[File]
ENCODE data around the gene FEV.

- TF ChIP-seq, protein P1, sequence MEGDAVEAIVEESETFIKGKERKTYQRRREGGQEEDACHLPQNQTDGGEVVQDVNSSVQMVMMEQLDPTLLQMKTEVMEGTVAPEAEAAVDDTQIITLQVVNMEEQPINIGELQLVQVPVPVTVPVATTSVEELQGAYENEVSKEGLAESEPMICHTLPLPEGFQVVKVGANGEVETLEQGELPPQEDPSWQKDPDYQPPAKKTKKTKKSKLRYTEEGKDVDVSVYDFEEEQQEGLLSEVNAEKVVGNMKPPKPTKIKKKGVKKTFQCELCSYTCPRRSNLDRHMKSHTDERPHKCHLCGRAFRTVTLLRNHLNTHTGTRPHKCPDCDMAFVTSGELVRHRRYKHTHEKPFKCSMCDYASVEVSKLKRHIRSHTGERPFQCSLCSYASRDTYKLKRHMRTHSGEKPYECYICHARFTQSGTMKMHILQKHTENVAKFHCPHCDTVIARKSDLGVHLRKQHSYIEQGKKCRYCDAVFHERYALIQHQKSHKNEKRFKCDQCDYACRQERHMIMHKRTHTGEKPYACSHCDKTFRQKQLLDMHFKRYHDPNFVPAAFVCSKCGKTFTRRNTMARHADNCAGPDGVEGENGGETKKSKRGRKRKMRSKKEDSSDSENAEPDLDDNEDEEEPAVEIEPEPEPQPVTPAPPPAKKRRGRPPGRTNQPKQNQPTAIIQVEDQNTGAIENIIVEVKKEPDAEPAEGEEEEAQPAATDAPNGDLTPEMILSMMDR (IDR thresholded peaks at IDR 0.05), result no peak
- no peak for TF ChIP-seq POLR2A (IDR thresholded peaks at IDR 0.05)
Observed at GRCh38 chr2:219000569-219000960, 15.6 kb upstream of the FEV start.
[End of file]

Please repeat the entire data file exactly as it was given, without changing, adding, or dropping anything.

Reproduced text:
ENCODE data around the gene FEV.

- TF ChIP-seq, protein P1, sequence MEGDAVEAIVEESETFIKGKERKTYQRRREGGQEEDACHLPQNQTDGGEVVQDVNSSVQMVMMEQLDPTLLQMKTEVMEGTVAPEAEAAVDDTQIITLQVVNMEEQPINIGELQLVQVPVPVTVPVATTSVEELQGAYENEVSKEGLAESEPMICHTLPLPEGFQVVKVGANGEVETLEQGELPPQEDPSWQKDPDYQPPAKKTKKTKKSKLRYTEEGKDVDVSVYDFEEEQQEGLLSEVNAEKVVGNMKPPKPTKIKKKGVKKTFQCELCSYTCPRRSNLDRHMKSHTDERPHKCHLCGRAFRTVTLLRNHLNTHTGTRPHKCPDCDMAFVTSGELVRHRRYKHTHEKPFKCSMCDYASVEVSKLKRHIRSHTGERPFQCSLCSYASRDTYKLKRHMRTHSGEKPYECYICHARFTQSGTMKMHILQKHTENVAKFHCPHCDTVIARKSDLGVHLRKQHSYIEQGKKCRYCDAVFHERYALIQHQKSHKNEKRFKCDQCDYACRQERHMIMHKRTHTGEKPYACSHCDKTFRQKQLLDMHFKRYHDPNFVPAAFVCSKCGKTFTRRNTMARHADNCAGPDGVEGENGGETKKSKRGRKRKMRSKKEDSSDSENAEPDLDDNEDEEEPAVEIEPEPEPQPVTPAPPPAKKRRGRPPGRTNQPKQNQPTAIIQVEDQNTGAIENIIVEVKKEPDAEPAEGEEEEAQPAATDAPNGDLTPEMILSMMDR (IDR thresholded peaks at IDR 0.05), result no peak
- no peak for TF ChIP-seq POLR2A (IDR thresholded peaks at IDR 0.05)
Observed at GRCh38 chr2:219000569-219000960, 15.6 kb upstream of the FEV start.